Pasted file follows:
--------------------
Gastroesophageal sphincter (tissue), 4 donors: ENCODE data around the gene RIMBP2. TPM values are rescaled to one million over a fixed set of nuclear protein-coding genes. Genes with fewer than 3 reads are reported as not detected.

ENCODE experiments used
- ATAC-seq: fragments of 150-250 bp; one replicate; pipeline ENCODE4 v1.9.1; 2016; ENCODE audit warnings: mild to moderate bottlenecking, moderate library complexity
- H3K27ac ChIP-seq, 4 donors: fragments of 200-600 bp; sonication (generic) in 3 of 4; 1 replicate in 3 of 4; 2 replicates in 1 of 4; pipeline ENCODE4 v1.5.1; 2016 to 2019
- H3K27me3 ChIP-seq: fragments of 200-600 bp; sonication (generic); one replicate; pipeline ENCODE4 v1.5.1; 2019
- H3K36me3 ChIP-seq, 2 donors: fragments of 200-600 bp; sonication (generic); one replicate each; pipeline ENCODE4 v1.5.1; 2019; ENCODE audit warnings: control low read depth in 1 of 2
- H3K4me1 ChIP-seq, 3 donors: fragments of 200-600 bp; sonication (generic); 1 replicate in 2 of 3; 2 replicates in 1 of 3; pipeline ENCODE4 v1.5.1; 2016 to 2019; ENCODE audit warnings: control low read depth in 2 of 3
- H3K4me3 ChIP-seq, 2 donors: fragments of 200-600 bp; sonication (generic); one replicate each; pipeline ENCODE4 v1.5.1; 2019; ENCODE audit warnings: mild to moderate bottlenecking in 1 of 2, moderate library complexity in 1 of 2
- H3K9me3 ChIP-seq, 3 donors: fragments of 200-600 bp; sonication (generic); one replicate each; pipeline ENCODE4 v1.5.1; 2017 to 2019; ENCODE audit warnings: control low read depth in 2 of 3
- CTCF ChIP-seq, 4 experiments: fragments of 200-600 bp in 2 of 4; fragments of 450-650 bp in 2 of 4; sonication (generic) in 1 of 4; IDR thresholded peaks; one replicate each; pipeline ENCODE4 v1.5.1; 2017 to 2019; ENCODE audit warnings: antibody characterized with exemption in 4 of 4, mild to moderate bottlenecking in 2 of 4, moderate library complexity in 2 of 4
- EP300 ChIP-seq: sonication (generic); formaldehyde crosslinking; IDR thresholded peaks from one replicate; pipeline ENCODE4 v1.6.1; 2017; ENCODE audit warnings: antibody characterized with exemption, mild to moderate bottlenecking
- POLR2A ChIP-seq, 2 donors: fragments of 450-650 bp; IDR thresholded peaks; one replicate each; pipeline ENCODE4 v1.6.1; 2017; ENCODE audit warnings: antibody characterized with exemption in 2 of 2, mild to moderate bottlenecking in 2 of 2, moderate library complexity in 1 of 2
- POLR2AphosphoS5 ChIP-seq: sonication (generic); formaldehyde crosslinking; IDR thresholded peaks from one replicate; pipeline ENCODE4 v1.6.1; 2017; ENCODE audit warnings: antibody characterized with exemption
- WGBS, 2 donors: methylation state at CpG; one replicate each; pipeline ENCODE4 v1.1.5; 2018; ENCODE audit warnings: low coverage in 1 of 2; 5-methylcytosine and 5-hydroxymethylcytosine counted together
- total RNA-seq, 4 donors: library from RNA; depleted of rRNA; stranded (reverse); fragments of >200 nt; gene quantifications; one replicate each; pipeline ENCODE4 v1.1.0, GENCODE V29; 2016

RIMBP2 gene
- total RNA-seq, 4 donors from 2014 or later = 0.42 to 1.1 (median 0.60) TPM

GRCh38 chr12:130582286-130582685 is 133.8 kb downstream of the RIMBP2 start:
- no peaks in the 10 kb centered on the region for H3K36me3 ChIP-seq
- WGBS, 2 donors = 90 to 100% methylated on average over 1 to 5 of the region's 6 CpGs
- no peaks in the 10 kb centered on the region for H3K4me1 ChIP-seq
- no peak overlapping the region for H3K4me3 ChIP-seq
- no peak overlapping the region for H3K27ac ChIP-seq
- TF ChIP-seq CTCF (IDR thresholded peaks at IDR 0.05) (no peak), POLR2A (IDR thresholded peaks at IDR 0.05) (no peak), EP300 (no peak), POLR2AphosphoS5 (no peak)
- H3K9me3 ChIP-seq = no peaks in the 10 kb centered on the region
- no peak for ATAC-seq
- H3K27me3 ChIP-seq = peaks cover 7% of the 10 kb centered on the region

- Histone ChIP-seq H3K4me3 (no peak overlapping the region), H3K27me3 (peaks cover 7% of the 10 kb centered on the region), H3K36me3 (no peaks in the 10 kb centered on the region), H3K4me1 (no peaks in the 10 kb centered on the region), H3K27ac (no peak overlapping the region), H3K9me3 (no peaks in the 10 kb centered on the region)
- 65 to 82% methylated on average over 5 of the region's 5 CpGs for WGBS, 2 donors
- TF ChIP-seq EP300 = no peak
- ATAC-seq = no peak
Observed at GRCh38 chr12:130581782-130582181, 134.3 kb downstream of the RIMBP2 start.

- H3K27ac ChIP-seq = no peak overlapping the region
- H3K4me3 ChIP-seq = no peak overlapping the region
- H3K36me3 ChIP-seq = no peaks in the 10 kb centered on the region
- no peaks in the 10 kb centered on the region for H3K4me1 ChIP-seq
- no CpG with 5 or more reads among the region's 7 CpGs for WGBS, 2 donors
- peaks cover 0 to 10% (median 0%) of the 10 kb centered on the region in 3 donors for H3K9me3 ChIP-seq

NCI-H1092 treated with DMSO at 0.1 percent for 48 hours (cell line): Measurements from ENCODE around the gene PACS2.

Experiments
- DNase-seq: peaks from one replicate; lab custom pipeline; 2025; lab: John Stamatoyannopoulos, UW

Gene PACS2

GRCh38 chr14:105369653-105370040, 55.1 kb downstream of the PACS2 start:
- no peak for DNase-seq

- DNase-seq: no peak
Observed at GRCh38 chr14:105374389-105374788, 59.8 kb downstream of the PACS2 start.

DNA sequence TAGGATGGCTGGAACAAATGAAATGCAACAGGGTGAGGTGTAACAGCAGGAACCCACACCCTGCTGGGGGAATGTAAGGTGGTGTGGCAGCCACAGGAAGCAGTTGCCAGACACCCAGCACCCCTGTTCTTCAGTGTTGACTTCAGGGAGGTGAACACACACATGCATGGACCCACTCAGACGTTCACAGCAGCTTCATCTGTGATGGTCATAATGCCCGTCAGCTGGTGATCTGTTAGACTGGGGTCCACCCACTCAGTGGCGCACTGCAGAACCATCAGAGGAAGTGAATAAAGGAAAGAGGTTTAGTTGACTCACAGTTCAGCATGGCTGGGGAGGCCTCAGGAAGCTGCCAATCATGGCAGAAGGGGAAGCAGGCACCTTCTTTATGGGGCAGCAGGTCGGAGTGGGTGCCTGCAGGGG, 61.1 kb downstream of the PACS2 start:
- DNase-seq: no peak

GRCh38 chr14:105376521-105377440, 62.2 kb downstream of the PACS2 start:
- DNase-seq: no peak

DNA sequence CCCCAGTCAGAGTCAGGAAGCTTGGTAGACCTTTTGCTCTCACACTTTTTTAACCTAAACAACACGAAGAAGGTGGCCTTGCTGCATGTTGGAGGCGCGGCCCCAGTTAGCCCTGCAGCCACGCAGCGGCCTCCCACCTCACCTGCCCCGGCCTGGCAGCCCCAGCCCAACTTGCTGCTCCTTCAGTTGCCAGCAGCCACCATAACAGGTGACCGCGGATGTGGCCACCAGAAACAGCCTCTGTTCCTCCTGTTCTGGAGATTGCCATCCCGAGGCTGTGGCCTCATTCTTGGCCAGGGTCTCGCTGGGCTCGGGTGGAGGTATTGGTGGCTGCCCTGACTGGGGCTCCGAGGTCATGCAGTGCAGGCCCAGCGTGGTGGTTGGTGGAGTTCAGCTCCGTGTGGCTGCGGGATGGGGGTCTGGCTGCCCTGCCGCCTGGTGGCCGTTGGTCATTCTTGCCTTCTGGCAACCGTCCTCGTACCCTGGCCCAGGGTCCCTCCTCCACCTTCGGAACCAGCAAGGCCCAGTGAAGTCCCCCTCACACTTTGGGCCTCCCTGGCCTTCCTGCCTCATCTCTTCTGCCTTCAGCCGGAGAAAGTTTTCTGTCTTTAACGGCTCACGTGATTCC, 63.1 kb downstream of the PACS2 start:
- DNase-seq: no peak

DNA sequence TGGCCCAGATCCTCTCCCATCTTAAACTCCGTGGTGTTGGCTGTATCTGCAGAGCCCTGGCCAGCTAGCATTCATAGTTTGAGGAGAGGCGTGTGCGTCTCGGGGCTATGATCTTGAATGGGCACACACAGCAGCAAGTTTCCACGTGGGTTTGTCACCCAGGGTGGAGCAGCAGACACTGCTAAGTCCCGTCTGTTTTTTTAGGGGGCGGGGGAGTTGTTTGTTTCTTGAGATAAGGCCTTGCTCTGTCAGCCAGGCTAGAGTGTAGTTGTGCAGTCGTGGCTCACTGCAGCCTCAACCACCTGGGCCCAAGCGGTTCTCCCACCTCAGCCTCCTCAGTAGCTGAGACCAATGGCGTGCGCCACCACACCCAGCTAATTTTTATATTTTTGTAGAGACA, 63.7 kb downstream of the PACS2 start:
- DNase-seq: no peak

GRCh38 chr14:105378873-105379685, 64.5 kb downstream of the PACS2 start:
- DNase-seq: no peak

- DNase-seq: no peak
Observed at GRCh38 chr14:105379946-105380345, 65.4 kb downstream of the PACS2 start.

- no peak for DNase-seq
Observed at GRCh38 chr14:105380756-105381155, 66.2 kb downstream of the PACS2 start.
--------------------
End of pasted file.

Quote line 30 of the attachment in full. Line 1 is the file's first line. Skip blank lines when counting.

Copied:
- TF ChIP-seq EP300 = no peak